|Margaret Patterson (his wife)
|Annie K. Walker
|Woman with kite
|Man with kite
|Bernice Billet (Stan's wife)
|Pauline (Bernice's sister)
|Mrs. Billet (Stan's mother)
|Annie E. Walker
|Harriet Warren, Alice Hearn, Clare Guy
|Lighting & Sound
|John Tanswell assisted by Ed Staines
|Phil Stringer, Neil Collier, Martin Pratt, , Derek Farenden,
|Front of House
|Box Office & Publicity
|Sylvia and Derek Farenden
We all like to be beside the seaside and as everybody knows, an Englishman's home is his sand castle. Stan and Bernice Billet and William and Margaret Patterson have been taking their holidays in the same resort for years. They don't exactly rule the waves but they have turned the area around their beach huts into a cozy little fiefdom. And then along comes Doug, with his nubile nieces. They don't give a hoot for beach hut protocol - they just want to have fun in the sun.
From the Dorking Advertiser, 10th January 2002:-
Bob and Trisha Larbey’s ‘Sand Castles’ (the idea being Trisha’s, the writing Bob’s) was written to a commission by British Telecom for a Millennium project, but it is very hard to escape the conclusion that it must have been conceived with the Ockley Dramatic Society in mind, so perfectly was it pitched to the strengths of the cast.
The theme and the scene-setting were ideal for a bitter December night. Having had to scrape our windscreens free of ice before setting out, our party found ourselves transported to a summer beach scene ‘somewhere in the South of England’. The beach theme was cleverly carried through into the auditorium, even down to the jolly awning over the beach bar at the back.
(One small carp, though: the theme apparently extended to inviting the audience to bring picnics for the interval. Unfortunately, many of the audience seemed unaware of this. I’m surprised that fish and chips, which feature heavily in the script, were not included in the ticket price, as they have been most welcomely before with no thematic excuse at all!)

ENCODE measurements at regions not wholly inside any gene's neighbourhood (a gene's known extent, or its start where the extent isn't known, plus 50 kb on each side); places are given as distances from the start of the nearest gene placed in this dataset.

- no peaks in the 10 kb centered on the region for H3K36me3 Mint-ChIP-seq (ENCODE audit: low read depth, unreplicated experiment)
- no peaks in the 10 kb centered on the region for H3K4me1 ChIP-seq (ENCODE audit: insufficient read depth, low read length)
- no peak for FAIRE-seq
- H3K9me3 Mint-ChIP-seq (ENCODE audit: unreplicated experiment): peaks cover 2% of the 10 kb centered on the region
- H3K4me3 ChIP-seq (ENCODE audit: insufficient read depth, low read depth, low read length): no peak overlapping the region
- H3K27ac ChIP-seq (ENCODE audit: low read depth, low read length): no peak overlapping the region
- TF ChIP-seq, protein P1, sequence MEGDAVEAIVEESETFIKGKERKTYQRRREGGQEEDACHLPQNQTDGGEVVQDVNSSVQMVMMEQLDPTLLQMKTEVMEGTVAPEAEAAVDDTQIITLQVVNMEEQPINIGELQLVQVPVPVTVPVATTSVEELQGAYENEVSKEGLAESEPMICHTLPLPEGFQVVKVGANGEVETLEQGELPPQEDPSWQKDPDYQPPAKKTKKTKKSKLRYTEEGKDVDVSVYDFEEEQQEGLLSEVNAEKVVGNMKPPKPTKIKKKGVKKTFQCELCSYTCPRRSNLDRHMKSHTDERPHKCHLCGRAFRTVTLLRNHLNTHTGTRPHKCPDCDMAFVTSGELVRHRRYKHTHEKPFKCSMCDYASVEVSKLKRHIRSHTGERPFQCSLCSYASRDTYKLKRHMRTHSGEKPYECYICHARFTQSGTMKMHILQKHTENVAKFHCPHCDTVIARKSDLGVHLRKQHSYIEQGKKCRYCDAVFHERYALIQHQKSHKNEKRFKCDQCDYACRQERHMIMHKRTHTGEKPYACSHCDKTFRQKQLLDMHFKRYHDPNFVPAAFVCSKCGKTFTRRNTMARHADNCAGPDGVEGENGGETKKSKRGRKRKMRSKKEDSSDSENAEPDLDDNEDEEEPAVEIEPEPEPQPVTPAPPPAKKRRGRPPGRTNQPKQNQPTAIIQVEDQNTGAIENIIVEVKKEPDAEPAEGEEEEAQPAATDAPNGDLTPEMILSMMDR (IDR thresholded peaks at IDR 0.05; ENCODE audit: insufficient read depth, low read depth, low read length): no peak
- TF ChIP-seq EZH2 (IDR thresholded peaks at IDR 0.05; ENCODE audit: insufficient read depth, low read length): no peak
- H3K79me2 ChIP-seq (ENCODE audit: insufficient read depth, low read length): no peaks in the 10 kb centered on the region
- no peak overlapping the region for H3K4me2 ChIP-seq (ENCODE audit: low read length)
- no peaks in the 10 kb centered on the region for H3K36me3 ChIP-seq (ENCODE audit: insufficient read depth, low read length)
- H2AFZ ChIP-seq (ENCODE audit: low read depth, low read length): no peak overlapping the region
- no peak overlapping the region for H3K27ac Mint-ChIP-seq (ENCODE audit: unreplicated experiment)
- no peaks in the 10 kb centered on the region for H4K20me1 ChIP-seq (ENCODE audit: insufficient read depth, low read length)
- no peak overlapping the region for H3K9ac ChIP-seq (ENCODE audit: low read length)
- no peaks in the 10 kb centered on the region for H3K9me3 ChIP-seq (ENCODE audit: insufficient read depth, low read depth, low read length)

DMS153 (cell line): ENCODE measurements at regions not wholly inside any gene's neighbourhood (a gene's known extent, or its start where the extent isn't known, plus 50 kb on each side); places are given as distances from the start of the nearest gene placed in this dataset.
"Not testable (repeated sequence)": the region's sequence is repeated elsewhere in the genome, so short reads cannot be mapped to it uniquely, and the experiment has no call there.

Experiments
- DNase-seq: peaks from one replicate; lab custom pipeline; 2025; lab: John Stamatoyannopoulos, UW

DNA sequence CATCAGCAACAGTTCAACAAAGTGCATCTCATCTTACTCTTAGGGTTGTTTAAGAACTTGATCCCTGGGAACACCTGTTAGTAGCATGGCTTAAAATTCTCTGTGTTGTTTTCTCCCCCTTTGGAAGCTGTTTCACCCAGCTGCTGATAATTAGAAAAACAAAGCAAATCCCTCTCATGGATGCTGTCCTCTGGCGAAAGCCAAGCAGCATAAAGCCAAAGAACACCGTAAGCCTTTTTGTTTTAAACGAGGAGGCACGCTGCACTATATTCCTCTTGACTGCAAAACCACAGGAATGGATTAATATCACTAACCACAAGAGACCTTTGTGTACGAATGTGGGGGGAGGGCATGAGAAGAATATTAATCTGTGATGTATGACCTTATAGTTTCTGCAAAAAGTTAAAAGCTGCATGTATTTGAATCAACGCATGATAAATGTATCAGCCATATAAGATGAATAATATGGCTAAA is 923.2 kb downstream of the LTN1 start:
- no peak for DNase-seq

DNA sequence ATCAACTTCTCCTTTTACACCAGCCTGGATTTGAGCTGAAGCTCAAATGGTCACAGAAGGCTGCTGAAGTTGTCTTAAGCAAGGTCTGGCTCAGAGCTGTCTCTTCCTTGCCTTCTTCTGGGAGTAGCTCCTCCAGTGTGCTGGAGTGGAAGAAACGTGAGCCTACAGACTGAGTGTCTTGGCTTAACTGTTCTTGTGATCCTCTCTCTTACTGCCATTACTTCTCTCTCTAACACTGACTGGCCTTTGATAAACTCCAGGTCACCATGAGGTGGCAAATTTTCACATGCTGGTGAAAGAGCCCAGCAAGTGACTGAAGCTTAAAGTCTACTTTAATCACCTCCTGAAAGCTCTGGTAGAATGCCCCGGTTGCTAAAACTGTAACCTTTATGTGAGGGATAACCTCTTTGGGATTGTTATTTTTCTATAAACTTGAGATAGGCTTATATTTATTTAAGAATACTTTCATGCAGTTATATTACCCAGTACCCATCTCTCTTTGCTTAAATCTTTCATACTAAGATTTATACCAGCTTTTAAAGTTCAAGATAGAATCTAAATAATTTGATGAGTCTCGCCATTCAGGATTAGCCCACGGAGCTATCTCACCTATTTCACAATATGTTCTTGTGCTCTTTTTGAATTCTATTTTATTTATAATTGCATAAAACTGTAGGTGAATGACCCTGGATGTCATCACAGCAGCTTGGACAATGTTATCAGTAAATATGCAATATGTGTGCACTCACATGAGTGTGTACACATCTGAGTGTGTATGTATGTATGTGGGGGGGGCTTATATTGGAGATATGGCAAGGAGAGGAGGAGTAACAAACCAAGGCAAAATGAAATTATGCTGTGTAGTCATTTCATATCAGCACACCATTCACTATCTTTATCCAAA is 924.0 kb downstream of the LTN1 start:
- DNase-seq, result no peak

Missed catering opportunities aside, the production exuded the customary good humour of local bard Larbey in buckets and spades. The affectionate banter in the opening scene between Derek Farenden and Jane Charman, breezily bracketing rubber sharks, the SAS and a simple visual gag involving binocular straps, set the tone for the whole production.
These are old—fashioned, middle-aged, middle class beach hut owners who cannot bring themselves to tell a lie and are therefore all at sea when it comes to beach hut politics. They soon find themselves in the middle of a war zone. No sooner are they on first name terms with their neighbours of six years (the oily used car salesman, Stan, played with snaky charm by Chris Scott, and his constantly well-lubricated wife Bernice, played as if to the manner born by Sylvie Beckett) than the cosy world of beach hut ownership is pounded by waves of barbarian invaders.
Stan and Bernice are determined to defend their beachhead in bourgeois respectability (the sand in front of their beach hut) against all corners. First, there comes a triumvirate of landless serfs (solidly played by two Annie Walkers and one Jo Atkins) and a string of children, who own no beach huts but insist on squatting on the communal sand.
The resulting stand off is nothing to the havoc wreaked by the arrival of the lowest form of life imaginable to Stan and Bernice: people who rent their beach hut. Not only that, but the new arrival, Doug (Phil Stringer in ebullient form), is in the fish-and-chip trade and has a brace of nubile young beauties in tow (Shelley Barnes and Holly Case) who think nothing of sunbathing topless. (The end of the first half required split second timing in killing the lights!)
Through all this, Derek Farenden’s character, William, remains humane and philosophical, a stance enlivened periodically by flashes of cheerful lechery played with great relish, gently restrained by Jane Charman’s tolerant but ever-anxious Margaret. In a sad coda we realise that William has good reason to be philosophical as, from an almost throw-away remark, we realise that he has just months to live.
Mention must be made of some fine supporting performances. Yvonne Featherstone gave us a convincing transformation from Bernice’s bashful sister, too shy to wear a skimpy bikini to the brazen hussy who runs off with the fish-and-chip tycoon. Martin Pratt made some amusing sweeps of the stage with his metal-detector, unsure if he could stand the excitement of actually finding anything interesting.
But the biggest roar of appreciation at the curtain call was reserved for Doris Lemon’s magnificently miserable old curmudgeon as Stan’s mother, the Giles cartoon character made flesh. Permanently muffled up in her hat and coat, her peppery pronouncements were liberally sprinkled through the action and delivered with perfect timing to the audience’s great pleasure.
I was pleased that Larbey resisted the temptation to work in too many of the more obvious saucy seaside postcard gags (though he couldn’t quite resist the one about wind-breakers). The result is a whimsically affectionate homage to the virtues and insecurities of middling middle-English folk muddling through and making light even of dark things. (Why do Hobbits suddenly spring to mind?)
The Ockley players are fortunate in enjoying the affections of the Larbeys and the affection was warmly returned by the cast in this last night performance in the presence of the authors.